Geek Logbook

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Talent as a programmer and talent as system-level thinkin. Peter Deutsch talks about that

Perhaps the most forgotten for the massive public of the book. But, if you use the REPL you you are making a silent tribute, because the first REPL was created by Laurence Peter Deutsch. Link to Wikipedia

Seibel: So is it OK for people who don’t have a talent for systems-level thinking to work on smaller parts of software? Can you split the programmers and the architects? Or do you really want everyone who’s working on systems-style software, since it is sort of fractal, to be able to
think in terms of systems?

Deutsch: I don’t think software is fractal. It might be nice if it were but I don’t think it is because I don’t think we have very good tools for dealing with the things that happen as systems get large. I think the things that happen when systems get large are qualitatively different from the things
that happen as systems go from being small to medium size.

But in terms of who should do software, I don’t have a good flat answer to that. I do know that the further down in the plumbing the software is, the more important it is that it be built by really good people. That’s an elitist point of view, and I’m happy to hold it.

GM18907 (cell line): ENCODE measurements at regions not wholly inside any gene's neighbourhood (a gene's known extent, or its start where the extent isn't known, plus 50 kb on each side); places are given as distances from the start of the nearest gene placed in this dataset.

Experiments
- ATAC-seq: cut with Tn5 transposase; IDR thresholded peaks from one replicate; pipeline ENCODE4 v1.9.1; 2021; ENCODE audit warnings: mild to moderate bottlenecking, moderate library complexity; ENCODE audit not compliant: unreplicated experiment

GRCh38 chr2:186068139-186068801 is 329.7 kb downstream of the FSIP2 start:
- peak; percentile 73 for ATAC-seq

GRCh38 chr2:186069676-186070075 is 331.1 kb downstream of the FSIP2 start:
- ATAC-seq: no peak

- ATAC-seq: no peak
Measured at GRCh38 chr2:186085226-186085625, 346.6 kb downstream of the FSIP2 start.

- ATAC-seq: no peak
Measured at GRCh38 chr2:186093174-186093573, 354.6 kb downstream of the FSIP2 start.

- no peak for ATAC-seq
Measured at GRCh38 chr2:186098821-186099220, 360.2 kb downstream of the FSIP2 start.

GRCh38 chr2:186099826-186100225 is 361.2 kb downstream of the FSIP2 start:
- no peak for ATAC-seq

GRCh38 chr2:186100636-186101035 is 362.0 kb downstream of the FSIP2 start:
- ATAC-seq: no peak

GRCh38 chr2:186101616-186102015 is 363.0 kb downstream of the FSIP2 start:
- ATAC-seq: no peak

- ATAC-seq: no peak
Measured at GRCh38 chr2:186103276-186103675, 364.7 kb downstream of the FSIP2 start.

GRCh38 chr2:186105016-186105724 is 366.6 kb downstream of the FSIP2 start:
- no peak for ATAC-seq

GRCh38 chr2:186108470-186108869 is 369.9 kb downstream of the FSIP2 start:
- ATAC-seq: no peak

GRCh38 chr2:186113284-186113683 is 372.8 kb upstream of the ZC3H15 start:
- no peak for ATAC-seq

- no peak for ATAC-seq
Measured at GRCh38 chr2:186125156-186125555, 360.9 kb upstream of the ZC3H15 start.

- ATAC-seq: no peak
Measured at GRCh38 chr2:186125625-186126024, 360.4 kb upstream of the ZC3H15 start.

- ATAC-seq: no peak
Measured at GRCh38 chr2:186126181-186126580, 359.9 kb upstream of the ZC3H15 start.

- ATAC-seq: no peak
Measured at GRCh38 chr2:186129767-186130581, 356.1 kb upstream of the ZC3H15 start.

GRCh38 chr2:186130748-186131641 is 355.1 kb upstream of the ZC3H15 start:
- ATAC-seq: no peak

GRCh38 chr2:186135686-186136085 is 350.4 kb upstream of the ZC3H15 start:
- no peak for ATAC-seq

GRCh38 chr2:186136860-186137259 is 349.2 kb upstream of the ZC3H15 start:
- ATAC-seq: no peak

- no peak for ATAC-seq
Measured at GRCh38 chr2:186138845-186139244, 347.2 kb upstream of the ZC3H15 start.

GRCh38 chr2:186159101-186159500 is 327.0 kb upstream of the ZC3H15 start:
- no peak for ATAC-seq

Part of what’s going on today is that the boundary between what is software and what isn’t software is getting blurred. If you have someone who’s designing a web site, if that web site has any kind of even moderately complex behavior in terms of interacting with the user or tracking state, you have tools for building web sites like that. And working with those tools—as I understand it, not having used them—accomplishes some of the same ends as programming, but the means don’t look very much like writing programs.

So one of the answers to your question might be that over time a larger and larger fraction of what people used to think of as requiring programming won’t be “programming” any more and pretty much anybody will be able to do it and do a reasonable job of it.

You know the old story about the telephone and the telephone operators? The story is, sometime fairly early in the adoption of the telephone, when it was clear that use of the telephone was just expanding at an incredible rate, more and more people were having to be hired to work as operators because we didn’t have dial telephones. Someone extrapolated the growth rate and said, “My God. By 20 or 30 years from now, every single person will have to be a telephone operator.” Well, that’s what happened. I think something like that may be happening in some big areas of programming, as well

Coders at Work – Page 421 – Peter Deutsch

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